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Home / NEA Big Read Phoenix / Mar 24: Ittifatpoli with Traci Morris

Ittifatpoli: Policy and the Creative Process with Traci Morris, ASU American Indian Policy Institute

Date(s): Wednesday, March 24, 2021, 7:00 p.m. to 8:00 p.m. Phoenix MST / Pacific
Location: 
Zoom
Type(s): 
Community Event, Conversation, Discussion, Q&A, Talk
Genre and Form(s): American Indian, Community, Human Rights, Indigenous, Social Justice
Cost: Free

NEA Big Read is a program of the National Endowment for the Arts in partnership with Arts Midwest.

About this Event

Ittifatpoli is a Chickasaw term meaning, "They are talking about serious things" or "They are talking about things that matter." It's also a series of blog posts from Dr. Traci Morris, Director of the American Indian Policy Institute at Arizona State University, where she shares her thoughts and perspectives on the issues of the day.

As we approach our keynote program with Layli Long Soldier and the NEA Big Read winds down to a close, join us for a candid conversation with Dr. Traci Morris about the ways policy impacts all of our lives and what we can do—as individuals, artists, and members of the community—to stay focused on creating positive change.

This event is presented in partnership with the American Indian Policy Institute at ASU and is open to the public and free.

Ittifatpoli with Dr. Traci Morris and the American Indian Policy Institute at Arizona State University is Wednesday, March 24, 2021 from 7:00 p.m. to 8:00 p.m. Phoenix MST / Pacific on Zoom. 

Please note: as Phoenix does not observe daylight savings time, determining the correct time outside of Arizona can be somewhat confusing. Right now, Phoenix MST is currently equivalent to Pacific (not Mountain). To view the current time in Phoenix, Arizona, you can check the world time clock.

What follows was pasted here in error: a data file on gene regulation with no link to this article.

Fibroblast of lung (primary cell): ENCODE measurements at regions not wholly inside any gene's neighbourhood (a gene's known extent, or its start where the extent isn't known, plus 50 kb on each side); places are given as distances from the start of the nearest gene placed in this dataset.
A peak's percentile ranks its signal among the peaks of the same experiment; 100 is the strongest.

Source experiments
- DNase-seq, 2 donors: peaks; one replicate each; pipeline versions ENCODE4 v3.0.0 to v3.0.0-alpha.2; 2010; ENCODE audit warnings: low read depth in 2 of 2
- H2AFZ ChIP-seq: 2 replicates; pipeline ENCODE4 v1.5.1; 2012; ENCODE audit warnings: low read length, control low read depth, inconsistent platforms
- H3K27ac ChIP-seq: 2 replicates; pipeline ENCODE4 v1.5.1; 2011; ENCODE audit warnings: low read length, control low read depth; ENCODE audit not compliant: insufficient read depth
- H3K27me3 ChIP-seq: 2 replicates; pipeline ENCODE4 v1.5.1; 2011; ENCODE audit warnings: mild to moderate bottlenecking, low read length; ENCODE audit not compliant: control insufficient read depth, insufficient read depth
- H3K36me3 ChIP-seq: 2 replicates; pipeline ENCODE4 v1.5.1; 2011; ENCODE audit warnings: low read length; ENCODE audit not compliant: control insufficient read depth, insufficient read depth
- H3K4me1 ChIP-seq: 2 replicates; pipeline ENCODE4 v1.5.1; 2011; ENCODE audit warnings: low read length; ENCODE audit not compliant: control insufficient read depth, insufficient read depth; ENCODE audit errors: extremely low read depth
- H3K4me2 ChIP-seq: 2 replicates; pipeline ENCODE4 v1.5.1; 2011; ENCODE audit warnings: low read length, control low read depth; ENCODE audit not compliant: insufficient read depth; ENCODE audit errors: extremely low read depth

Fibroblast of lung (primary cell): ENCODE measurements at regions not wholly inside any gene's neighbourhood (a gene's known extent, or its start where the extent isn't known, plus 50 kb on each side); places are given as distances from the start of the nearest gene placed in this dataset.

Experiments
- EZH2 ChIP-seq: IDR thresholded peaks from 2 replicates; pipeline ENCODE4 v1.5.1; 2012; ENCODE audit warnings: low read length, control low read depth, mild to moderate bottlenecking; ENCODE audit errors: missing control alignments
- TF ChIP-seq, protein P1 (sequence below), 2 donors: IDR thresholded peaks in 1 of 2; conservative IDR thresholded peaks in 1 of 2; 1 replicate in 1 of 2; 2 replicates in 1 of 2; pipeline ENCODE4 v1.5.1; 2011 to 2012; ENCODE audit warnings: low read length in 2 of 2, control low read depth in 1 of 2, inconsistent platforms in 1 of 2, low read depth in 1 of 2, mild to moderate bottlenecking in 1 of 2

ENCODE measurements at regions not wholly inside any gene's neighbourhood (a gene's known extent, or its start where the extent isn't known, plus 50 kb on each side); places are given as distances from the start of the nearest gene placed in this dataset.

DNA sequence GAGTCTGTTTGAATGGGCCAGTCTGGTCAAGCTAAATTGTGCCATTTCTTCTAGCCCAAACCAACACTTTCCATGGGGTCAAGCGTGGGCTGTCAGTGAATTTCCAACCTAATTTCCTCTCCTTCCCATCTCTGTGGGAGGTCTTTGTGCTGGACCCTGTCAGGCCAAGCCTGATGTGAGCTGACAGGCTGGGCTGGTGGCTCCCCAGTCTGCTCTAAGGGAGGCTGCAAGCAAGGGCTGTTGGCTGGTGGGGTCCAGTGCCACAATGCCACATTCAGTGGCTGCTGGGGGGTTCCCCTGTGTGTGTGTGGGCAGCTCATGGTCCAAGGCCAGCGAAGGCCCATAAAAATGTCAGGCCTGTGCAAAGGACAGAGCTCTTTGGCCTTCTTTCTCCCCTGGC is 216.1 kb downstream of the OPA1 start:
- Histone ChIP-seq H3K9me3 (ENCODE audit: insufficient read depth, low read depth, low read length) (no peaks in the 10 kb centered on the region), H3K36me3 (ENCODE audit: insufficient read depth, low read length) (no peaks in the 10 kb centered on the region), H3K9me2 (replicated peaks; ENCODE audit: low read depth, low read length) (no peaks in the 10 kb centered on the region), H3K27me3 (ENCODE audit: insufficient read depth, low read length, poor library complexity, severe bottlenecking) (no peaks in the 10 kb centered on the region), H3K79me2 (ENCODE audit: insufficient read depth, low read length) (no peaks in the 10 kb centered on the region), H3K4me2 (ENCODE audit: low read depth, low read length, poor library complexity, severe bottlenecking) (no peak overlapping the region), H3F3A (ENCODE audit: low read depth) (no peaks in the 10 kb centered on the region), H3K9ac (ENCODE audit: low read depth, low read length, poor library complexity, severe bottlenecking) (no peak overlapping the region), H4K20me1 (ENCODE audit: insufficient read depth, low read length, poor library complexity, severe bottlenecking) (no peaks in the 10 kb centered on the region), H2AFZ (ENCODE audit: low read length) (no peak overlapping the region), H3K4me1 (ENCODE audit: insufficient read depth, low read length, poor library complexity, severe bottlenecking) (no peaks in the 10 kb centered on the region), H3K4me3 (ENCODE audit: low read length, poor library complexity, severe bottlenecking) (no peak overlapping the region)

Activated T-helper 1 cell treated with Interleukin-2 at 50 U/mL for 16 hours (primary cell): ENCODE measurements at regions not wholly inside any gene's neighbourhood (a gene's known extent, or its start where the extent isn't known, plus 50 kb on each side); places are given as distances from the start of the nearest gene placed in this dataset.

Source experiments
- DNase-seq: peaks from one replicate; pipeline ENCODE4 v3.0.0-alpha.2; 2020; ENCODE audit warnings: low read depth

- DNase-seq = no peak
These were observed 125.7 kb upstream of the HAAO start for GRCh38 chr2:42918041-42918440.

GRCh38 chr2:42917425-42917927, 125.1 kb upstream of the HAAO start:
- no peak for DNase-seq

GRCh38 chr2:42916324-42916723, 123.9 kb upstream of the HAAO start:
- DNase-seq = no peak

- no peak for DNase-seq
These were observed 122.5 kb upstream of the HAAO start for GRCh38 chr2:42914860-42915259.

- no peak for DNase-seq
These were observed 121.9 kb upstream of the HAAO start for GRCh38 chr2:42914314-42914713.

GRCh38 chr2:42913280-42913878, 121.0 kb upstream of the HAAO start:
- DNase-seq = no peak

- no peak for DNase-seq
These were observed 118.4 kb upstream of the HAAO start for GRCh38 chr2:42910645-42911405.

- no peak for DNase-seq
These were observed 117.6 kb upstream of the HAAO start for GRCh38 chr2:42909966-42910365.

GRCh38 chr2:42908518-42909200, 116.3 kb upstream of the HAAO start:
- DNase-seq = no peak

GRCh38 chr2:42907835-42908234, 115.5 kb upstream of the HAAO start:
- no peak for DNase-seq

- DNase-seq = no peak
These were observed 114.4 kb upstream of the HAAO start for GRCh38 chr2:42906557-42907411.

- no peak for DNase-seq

Looking for more events? Talk about decolonization with Dr. Amanda R. Tachine on March 4, learn about Arizona's Missing and Murdered Indigenous Study Committee on March 19, or view the full schedule for the NEA Big Read today at http://piper.asu.edu/nea-big-read/events

About the Author

Photograph of Traci Morris
Traci L Morris is is the director of the American Indian Policy Institute (AIPI) at Arizona State University and a member of the Chickasaw Nation of Oklahoma.

AIPI is a think-tank with a primary focus on public policy analysis and research. They have expertise in telecommunications, communications, broadband, digital inclusion, technology for language retention, and technology as the backbone for community and economic development, and communication ethics. They disseminate our work via outcomes to be disseminated in policy briefs, newsletters, lectured, conference presentations, and white papers.

About the NEA Big Read: Phoenix

This event is presented as part of the NEA Big Read: Phoenix, celebrating Indigenous literary arts and culture in the Valley with over 25 talks, workshops, performances, book clubs, art exhibits other virtual events inspired by The Round House by Louise Erdrich. The NEA Big Read is a program of the National Endowment for the Arts in partnership with Arts Midwest. The NEA Big Read: Phoenix is presented by the Virginia G. Piper Center for Creative Writing at Arizona State University with additional support from Arizona Humanities, Phoenix Public Library, the College of Liberal Arts and Sciences Humanities Division at ASU, and over 40 authors, performers, and community organizations. Find events, meet our partners, and start reading today at http://piper.asu.edu/big-read.

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Support Indigenous Communities

The Phoenix Indian Center is the oldest American Indian non-profit organization of its kind in the United States, providing workforce development, cultural enrichment, and other vital services to Indigenous communities throughout the Valley for over 70 years. To support their work, visit their website at https://phxindcenter.org/financial-support/, click the donate button, enter an amount, and enter "NEA Big Read" in the description. Please consider making a gift to the Phoenix Indian Center today.

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